Astronaut Sees Skull On Earth’s Surface From Space, See The Creepy Photo

By April Ryder | Published

Astronauts aboard the International Space Station (ISS) captured a haunting image of what looks like a gigantic skull in the middle of the Sahara desert (via NASA). While floating in space high above the surface of the earth (about 250 miles), ISS astronauts spotted the anomaly and took a picture of it with a simple Nikon D5 digital camera. 

Astronauts Snapped The Skull Photo Located In The Sahara Desert

Though the astronaut actually took the picture in February of this year (2023), NASA saw fit to release the photo just in time for spooky season. What’s more Halloween than a huge skull in the middle of the desert?

Fortunately, the skull figure in the desert isn’t really a skull at all. The human mind is a wonderful device that looks for faces in nearly everything it sees, making the skull in the image easy to recognize amongst the vast desert surroundings. It’s an optical illusion of sorts. 

It’s Actually A Volcanic Crater

Instead of being the remains of a huge ancient giant or the true entrance to Castle Greyskull, the “skull” in the Sahara desert is actually an ancient volcanic crater. The crater is called Trou au Natron and it’s located in northern Chad. 

The volcanic crater is the remains of an extinct volcano. The crater (or skull) is 3,300 feet (or 1,000 meters) deep. The diameter of the volcanic crater in the desert is irregular with a measurement of anywhere from 4 to 5 miles (6 to 8 kilometers), depending on where you are in the shape.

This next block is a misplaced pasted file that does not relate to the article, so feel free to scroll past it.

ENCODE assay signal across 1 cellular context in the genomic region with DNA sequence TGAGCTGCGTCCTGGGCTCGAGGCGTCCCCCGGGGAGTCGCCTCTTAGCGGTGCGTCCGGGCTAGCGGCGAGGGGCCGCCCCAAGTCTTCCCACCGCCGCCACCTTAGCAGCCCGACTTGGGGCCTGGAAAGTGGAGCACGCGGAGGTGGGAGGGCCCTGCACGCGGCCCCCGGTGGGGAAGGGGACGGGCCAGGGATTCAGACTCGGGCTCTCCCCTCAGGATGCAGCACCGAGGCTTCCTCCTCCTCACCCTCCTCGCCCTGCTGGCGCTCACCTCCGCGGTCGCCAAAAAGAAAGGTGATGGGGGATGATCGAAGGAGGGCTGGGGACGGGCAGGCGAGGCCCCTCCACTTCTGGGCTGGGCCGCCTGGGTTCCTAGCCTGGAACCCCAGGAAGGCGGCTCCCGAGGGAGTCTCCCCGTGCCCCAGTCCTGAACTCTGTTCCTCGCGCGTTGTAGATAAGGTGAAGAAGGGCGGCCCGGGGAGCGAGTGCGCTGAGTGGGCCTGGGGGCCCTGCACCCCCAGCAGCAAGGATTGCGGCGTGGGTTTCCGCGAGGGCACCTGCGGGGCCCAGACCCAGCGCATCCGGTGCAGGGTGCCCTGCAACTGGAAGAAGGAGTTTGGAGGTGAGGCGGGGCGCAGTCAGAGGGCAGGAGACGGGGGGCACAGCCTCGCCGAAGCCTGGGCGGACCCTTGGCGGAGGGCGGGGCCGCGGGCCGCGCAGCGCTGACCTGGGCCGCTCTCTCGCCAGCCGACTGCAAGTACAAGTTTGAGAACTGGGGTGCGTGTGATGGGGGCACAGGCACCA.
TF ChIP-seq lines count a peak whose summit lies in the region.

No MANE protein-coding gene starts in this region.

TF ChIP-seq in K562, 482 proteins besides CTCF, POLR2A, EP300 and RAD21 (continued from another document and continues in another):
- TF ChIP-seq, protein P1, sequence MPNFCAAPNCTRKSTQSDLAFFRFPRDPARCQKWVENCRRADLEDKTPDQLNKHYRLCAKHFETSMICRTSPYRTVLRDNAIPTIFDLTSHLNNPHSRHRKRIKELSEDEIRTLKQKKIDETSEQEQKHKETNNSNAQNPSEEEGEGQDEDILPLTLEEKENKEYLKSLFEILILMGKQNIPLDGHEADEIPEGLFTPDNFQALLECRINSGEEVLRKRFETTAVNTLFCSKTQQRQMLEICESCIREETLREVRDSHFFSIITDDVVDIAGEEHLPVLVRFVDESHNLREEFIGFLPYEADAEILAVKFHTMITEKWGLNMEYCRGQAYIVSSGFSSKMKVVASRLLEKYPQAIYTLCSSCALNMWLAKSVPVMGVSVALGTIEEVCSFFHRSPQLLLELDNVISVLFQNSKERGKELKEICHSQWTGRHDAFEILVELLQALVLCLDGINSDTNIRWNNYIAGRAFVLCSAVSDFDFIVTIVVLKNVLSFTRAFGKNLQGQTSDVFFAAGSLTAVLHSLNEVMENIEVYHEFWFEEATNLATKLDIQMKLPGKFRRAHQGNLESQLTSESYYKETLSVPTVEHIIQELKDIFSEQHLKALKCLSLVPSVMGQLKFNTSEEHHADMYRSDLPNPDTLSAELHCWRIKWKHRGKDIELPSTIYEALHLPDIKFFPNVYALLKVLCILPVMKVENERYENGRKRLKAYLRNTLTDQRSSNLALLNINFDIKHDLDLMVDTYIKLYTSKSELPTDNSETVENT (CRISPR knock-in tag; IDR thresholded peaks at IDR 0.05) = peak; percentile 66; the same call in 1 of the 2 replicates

The Skull Shape Is Made Of Salt And Cinder From Ancient Eruptions


The white, skull-looking part of the desert crater is made up of a thick layer of white salt, commonly referred to as natron. Natron is a mineral mixture of sodium carbonate, sodium bicarbonate, sodium chloride, and sodium sulfate. 

The black areas that make up the eyes and nose of the skull in the desert volcano are actually composed of large piles of accumulating cinder from the volcanic vents inside the crater. Nature is responsible for depositing the natron and the cinder piles in a skull-like manner in the middle of the Sahara desert. 

The Desert Location Is Extremely Remote

The Trou au Natron (or the skull) is located within the Tibesti Mountains. The mountain massif is the highest in all of the Sahara desert. It stands at an elevation of around 8,040 feet (2,450 meters). The skull in the desert is in one of the most remote locations in the world. 

Though the desert climate and mountainous terrain make for an extremely harsh environment, the area is not devoid of life. The Tibesti Mountains have a very unique biodiversity. Fennec foxes, golden jackals, gazelles, African wildcats, and a variety of bird species can be found roaming the lands around the skull-shaped crater in the desert. 

Little Is Known About This Desolate Location

sand shortage desert

However, due to the remote location of Trou au Natron, scientists don’t know much about the anomaly. Being remote is also not the only obstacle in the way of knowing more about the skull in the desert. The political violence present in the populated areas surrounding the crater makes it dangerous to go there for further research. 

It is not known how Trou au Natron was formed. Scientists do know that the volcano that formed the skull-like crater in the desert is extinct, but they do not know when it had its last eruption.